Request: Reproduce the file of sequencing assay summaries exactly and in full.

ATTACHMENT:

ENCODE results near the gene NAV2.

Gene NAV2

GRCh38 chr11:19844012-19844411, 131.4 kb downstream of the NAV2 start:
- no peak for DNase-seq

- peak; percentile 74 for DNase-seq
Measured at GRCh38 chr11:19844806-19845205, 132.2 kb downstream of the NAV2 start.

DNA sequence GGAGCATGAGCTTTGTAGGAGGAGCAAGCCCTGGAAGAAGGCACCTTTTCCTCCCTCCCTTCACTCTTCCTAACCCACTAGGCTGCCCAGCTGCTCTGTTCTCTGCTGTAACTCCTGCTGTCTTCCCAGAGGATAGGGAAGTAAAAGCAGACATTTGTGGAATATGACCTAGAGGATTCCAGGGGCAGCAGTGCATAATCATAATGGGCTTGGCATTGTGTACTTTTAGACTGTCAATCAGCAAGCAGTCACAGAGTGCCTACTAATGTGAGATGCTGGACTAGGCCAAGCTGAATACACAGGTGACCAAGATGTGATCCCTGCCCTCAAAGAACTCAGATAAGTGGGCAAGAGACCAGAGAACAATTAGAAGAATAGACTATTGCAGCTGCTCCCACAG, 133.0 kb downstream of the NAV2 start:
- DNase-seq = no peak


ENCODE results near the gene NAV2.

Gene NAV2

GRCh38 chr11:19844012-19844411, 131.4 kb downstream of the NAV2 start:
- no peak for DNase-seq

- peak; percentile 74 for DNase-seq
Measured at GRCh38 chr11:19844806-19845205, 132.2 kb downstream of the NAV2 start.

DNA sequence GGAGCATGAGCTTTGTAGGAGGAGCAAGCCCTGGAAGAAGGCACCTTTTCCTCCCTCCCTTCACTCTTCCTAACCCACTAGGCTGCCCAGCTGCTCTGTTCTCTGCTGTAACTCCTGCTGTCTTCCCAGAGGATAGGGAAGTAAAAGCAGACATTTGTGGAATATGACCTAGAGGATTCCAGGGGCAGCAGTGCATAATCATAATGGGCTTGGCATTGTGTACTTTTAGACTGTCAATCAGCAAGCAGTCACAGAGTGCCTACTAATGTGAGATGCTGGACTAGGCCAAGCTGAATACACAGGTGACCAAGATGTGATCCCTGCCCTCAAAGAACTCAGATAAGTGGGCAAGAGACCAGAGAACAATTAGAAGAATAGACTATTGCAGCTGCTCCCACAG, 133.0 kb downstream of the NAV2 start:
- DNase-seq = no peak